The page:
About 1.2 million Ukrainians now work in Poland, according to Polish Central Bank figures cited in an Associated Press feature on Ukraine’s labor migration. Monthly “average wages are about three times higher than in Ukraine, around $1,050,” according to the report from Teresin, 55 km west of Warsaw. The story features Andriy Lytvynenko, a Ukrainian war veteran who works in a supermarket warehouse where 43% of the 600 workers are Ukrainians. Lesya Benko, 25, a headset sales manager in Warsaw, tells the AP she runs into so many Ukrainians — in stores, coffee shops and offices — that sometimes “you can’t tell if you are in Ukraine or Poland.”
Wizz Air wants to fly from EU cities to Chernivtsi, President Poroshenko said last weekend on a visit to the city, a growing tourist destination. Last year, passenger service to Chernivtsi increased by 51% to 73,075, almost entirely on the UIA flight from Kyiv Boryspil. On May 2, SkyUp starts flying from Chernivtsi to Antalya, Turkey. Poroshenko also said that Vulkan Air, a Kyiv-based cargo airline, is studying service from Chernivtsi. On Saturday, Bukovina started a weekly flight from Rivne to Sharm-el-Sheikh, Egypt. A weekly flight to Antalya starts in May.
To restore air service to Donetsk region after a five-year gap, Infrastructure Minister Volodymyr Omelyan toured Kramatorsk airport Saturday. With a 2.5 km landing strip, the airport currently works as a military airfield for the region’s provisional capital. “Following the President’s order, I inspected Kramatorsk airport – we must renovate it and resume regular operations. Like in Mariupol,” Omelyan wrote on Facebook. State aviation safety are cautious about allowing civilian flights to Mariupol, only 30 km west of the front line. For the Azov, one alternative is the airport in Berdyansk, Zaporizhia, 100 km west of the front line. Kramatorsk is 100 km north of the front line.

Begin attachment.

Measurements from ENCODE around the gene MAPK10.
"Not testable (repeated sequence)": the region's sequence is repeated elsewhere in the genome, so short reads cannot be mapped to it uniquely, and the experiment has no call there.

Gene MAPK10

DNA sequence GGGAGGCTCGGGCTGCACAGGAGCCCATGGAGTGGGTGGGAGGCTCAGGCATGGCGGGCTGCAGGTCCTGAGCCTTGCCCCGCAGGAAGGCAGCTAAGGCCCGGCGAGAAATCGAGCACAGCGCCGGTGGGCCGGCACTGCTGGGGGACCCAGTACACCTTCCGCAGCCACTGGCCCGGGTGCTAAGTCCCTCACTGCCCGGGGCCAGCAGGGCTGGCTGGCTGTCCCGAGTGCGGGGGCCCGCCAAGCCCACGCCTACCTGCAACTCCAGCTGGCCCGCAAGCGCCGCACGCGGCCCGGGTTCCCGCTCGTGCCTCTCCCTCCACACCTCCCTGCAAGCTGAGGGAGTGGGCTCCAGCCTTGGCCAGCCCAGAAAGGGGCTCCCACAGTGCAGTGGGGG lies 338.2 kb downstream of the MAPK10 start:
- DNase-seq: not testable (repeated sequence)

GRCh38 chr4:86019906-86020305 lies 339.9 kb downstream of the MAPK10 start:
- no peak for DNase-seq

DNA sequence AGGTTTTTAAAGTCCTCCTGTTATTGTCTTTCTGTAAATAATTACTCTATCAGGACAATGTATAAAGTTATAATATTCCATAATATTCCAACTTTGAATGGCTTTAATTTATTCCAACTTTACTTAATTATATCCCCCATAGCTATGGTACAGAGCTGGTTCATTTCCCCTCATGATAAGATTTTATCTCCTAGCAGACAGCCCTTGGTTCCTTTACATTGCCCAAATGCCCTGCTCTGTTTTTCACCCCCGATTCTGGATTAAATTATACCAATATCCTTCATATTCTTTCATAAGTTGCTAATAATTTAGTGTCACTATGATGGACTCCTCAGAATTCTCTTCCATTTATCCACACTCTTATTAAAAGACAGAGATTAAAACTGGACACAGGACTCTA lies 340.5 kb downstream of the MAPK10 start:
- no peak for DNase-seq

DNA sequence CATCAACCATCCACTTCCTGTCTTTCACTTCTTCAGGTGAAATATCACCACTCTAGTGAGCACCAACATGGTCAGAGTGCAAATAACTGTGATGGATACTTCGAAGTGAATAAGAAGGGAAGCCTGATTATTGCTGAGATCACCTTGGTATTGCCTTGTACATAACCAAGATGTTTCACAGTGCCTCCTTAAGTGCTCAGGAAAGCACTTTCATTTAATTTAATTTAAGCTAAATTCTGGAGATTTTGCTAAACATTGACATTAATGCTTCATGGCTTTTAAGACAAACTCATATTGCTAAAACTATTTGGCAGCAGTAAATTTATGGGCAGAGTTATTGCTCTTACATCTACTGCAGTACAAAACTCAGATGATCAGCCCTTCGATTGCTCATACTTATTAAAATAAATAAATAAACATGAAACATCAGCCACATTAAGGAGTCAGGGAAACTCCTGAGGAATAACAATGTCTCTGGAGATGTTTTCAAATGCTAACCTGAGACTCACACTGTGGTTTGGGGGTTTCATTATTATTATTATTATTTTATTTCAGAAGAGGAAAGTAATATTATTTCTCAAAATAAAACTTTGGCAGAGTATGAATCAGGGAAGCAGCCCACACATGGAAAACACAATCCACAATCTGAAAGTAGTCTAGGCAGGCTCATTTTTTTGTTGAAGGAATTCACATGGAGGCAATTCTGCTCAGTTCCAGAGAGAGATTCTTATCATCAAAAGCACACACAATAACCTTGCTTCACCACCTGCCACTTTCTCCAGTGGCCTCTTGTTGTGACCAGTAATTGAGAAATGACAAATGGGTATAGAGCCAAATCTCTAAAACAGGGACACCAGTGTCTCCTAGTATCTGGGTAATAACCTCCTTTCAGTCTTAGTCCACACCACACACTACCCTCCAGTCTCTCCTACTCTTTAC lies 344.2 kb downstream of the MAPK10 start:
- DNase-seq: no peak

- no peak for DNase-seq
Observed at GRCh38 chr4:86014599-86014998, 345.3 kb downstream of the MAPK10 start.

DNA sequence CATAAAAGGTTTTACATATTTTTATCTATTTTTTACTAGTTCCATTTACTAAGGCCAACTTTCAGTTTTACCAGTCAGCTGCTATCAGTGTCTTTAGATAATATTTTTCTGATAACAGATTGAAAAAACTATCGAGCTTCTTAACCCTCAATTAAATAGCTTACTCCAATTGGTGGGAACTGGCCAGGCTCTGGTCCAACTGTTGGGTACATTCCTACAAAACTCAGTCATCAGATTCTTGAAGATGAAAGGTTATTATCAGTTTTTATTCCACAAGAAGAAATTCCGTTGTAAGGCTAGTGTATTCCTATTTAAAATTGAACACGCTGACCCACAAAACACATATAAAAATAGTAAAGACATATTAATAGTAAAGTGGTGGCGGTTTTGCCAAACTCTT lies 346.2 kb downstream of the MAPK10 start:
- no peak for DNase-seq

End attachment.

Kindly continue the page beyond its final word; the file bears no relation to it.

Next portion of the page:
To promote cargo traffic through Ukraine’s Sea of Azov ports, Ukrzaliznytsia will offer a 20% discount on goods shipped by rail to Berdyansk and Mariupol. Due to Russian harassment of ships going to the Ukrainian, shipping volumes dropped last year. The state railroad agreed to the discount at a meeting at the Infrastructure Ministry, Alexander Barchan, director of Berdyansk seaport, tells the Center for Transporation Technologies.
Rail cargo rates go up 14% on April 1, Ukrzaliznytsia CEO Yevhen Kravtsov writes on Facebook. The State Regulatory Service did not approve subsequent automatic hikes of 2.5%. Concorde Capital’s Alexander Paraschiy writes: “This approval is definitely positive for Ukrainian Railway, which generates all its operating profit from its cargo segment. With such rate adjustments, the company’s plan to increase profitability becomes realistic, which eases attracting new debt for the company.”
In face of UNESCO opposition, work is suspended on a 210 meter long pedestrian-bicycle bridge joining Kyiv’s Volodymyrska Hill and Friendship of Peoples arch, reports Liga.net. Designed to be completed for the summer tourist season, the bridge now depends on talks in April between the city and a visiting UNESCO representative. One decade ago, Ukraine applied to extend World Heritage status to St. Andrew’s Church. In a February letter to the city, UNESCO reportedly asserted that it must be consulted on alterations to territories adjacent to World Heritage candidate sites. It is not known why it takes two months for a UNESCO representative to travel from Paris to Kyiv.